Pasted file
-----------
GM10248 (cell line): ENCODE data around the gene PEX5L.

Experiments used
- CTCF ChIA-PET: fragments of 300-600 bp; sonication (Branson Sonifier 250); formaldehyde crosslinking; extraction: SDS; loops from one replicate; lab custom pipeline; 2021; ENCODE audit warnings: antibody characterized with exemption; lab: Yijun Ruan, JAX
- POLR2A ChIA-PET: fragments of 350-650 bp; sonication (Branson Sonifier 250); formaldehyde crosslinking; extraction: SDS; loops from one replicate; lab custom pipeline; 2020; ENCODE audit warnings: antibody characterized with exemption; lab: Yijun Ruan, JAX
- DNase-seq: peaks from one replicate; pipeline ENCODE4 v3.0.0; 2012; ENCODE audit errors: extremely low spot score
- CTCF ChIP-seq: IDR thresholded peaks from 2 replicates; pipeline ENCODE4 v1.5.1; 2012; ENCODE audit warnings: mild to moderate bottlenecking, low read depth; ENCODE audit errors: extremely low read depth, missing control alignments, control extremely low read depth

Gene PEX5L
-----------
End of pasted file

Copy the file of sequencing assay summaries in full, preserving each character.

GM10248 (cell line): ENCODE data around the gene PEX5L.

Experiments used
- CTCF ChIA-PET: fragments of 300-600 bp; sonication (Branson Sonifier 250); formaldehyde crosslinking; extraction: SDS; loops from one replicate; lab custom pipeline; 2021; ENCODE audit warnings: antibody characterized with exemption; lab: Yijun Ruan, JAX
- POLR2A ChIA-PET: fragments of 350-650 bp; sonication (Branson Sonifier 250); formaldehyde crosslinking; extraction: SDS; loops from one replicate; lab custom pipeline; 2020; ENCODE audit warnings: antibody characterized with exemption; lab: Yijun Ruan, JAX
- DNase-seq: peaks from one replicate; pipeline ENCODE4 v3.0.0; 2012; ENCODE audit errors: extremely low spot score
- CTCF ChIP-seq: IDR thresholded peaks from 2 replicates; pipeline ENCODE4 v1.5.1; 2012; ENCODE audit warnings: mild to moderate bottlenecking, low read depth; ENCODE audit errors: extremely low read depth, missing control alignments, control extremely low read depth

Gene PEX5L